Witness ruling is 'tour de force'

Stephens helped Randal persuade the ICTY that he should not have to testify

Since 1999, Red Cross and Red Crescent workers have been protected by a public interest privilege against being subpoenaed to testify in war crimes trials because of the vital nature of their work and the need to remain neutral.

Equally important, although not so obvious perhaps, is the intellectually humanitarian work done by those journalists that cover conflict. As impartial observers and recorders of events, they supply information that informs all the rest of us as citizens of democracies to make decisions about conflict situations.

Richard Goldstone, former judge of the International Criminal Tribunal for the former Yugoslavia (ICTY), said of reporting in conflict areas: "Perhaps the most dramatic example of the impact of that kind of reporting is the establishment of the ICTY. Visual and written reports of the plight of the victims of ethnic cleansing in Bosnia jolted the UN Security Council into taking the unprecedented step of creating a court. There can be no doubt that it was media exposure that triggered the decision."

So when the Appeals Chamber of the ICTY sat last week to deliver a tour de force judgment guaranteeing journalists protection for free speech, sources and the subpoenaing of journalists, it may have been perceived by some as payback time.

In its judgment, the court tracked a test advanced by US journalist Jonathan Randal’s barrister, Geoffrey Robertson QC.

Acknowledging the public interest in the reporting of conflict by journalists, the ICTY laid down a new test for when journalists could be compelled to testify: "A court should only compel a journalist to testify where their evidence cannot be obtained elsewhere AND is so critical that without it an innocent person may otherwise be found guilty, or conversely, a guilty person would walk free."

This decision in no way inhibits journalists from testifying voluntarily should they believe they have a social or moral duty to do so. Martin Bell rightly gave evidence to the ICTY because he had important exculpatory evidence.

But Randal fought the ICTY prosecutor’s subpoena because he thought journalists had a special role that would be threatened if they came to be considered as potential witnesses.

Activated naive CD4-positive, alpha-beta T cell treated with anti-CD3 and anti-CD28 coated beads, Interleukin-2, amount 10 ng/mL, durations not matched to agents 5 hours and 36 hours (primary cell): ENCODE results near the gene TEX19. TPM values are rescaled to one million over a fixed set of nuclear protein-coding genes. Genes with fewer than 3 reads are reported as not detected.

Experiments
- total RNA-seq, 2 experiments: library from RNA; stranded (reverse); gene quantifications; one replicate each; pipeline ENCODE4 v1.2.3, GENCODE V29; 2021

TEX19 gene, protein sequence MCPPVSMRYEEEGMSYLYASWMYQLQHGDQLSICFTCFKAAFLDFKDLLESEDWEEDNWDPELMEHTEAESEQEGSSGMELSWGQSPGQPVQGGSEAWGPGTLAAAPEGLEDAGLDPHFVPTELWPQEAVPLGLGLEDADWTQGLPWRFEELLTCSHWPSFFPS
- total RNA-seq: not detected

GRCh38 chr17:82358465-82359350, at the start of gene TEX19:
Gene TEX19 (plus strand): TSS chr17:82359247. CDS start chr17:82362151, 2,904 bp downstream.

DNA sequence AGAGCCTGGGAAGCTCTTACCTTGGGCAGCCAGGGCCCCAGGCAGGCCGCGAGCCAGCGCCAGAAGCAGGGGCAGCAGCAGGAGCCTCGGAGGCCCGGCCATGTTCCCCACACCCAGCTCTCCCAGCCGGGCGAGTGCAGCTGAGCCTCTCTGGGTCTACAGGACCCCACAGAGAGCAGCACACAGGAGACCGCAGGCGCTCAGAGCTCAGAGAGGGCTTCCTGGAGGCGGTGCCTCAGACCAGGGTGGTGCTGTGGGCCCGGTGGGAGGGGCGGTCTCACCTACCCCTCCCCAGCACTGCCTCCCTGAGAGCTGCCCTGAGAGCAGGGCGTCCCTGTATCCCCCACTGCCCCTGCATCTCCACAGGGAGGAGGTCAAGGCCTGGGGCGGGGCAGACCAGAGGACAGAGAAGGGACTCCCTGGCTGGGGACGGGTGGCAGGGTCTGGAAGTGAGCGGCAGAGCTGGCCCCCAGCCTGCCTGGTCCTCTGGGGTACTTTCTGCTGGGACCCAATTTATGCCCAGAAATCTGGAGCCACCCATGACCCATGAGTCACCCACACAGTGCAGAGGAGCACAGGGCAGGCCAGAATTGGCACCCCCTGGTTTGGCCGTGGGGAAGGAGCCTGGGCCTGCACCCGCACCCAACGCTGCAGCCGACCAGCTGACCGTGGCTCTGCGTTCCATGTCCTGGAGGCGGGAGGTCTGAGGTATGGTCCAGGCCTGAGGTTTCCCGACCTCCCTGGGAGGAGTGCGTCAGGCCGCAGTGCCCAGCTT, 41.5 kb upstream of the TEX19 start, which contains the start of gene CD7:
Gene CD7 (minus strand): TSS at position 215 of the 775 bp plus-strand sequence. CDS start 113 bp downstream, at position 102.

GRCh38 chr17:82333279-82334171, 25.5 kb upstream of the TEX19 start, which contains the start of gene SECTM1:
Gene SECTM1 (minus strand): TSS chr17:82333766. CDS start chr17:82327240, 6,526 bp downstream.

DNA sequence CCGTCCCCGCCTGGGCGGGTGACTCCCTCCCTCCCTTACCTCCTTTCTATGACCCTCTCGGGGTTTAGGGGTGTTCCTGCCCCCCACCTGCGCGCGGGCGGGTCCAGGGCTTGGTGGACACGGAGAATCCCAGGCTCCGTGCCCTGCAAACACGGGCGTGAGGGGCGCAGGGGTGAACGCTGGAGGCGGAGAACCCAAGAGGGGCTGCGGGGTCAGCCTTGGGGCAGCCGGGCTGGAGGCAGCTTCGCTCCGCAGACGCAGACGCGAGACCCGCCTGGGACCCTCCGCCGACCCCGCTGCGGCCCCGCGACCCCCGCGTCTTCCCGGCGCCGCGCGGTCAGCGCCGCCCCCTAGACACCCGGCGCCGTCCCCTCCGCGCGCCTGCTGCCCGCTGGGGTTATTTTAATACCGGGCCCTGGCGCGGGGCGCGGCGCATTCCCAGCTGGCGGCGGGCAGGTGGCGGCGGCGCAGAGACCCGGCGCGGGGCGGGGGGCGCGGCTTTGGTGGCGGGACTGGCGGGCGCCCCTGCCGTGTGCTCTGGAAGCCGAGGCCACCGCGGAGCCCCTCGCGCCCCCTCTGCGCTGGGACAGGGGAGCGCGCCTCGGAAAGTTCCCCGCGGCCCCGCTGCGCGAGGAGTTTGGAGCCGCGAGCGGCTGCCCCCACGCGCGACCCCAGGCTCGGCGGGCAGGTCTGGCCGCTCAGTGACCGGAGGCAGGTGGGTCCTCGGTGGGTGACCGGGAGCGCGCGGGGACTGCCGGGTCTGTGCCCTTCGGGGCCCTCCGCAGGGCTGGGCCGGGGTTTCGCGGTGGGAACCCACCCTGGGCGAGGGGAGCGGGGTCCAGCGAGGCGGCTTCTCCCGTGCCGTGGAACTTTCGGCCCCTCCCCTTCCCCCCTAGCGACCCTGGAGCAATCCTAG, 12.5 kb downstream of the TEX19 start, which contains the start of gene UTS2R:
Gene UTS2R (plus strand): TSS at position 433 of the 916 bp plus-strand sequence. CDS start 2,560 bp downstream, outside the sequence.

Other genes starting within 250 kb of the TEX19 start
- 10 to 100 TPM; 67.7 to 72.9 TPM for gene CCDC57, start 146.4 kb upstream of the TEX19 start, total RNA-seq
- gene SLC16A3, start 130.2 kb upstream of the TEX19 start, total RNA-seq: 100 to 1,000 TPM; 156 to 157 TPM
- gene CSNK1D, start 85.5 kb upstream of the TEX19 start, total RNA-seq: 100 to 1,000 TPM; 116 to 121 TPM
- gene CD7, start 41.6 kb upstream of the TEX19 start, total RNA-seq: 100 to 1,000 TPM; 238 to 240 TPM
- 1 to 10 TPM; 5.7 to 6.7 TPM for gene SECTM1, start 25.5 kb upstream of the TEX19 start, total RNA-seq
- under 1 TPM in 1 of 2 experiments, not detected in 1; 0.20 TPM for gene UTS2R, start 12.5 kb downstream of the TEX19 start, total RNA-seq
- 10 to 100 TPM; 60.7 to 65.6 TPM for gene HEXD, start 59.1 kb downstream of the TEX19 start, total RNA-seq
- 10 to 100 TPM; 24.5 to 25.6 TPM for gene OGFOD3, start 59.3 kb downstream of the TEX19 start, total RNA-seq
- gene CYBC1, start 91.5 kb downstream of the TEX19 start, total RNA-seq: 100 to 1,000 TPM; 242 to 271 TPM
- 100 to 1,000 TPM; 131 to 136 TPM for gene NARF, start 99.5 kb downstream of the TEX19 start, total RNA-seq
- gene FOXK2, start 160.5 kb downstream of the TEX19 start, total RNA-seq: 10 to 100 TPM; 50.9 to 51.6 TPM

An unprecedented 34 media companies and organisations – including AP, the BBC, CNN, Express Newspapers and Reporters Without Borders – supported him.

A former Washington Post journalist, Randal appealed against the subpoena which would have forced him to give evidence at the trial of Radoslav Brdjanin. A former Serbian minister for housing and resettlement, he is on trial for the persecution and expulsion of more than 100,000 non-Serbs during the Bosnian war.

In the end, not even the prosecutors suggested that Randal’s evidence was of the order of that which the Appeals Chamber recognised as being sufficient grounds for compelling a journalist to testify.

"My concern was dictated by a desire that those who become war correspondents are not fettered by well-meaning, but ill-considered jurisprudence likely to endanger their ability to gather news as well as their lives," said Randal.

"War correspondents should not become auxiliaries of the courts by being compelled to testify. Why? Wars are becoming more, not less, dangerous as the nature of conflict changes from conflicts pitting states against each other to those often involving warring segments of society within nation states.

"Combatants increasingly distrust war correspondents, refuse to talk to them and even kill them because they fear the witness they bear. Forcing war correspondents to testify will increase those dangers and ill serve the public’s right to know."

The last time journalists were similarly considered was in the drawing up of the Geneva Convention, which noted the necessity for "impartiality" and "neutrality" of journalists and even provides for journalists to be accredited to one side or the other.

The ICTY’s clarion call to the judiciary, to "call journalists last", has injected a level of protection and certainty into journalism.

The message may soon find itself being repeated in Lord Saville’s Bloody Sunday Inquiry if that tribunal’s perceived inclination to continue calling journalists is repeated.     

Mark Stephens is a lawyer with Finers Stephens Innocent and represented Randal before the ICTY

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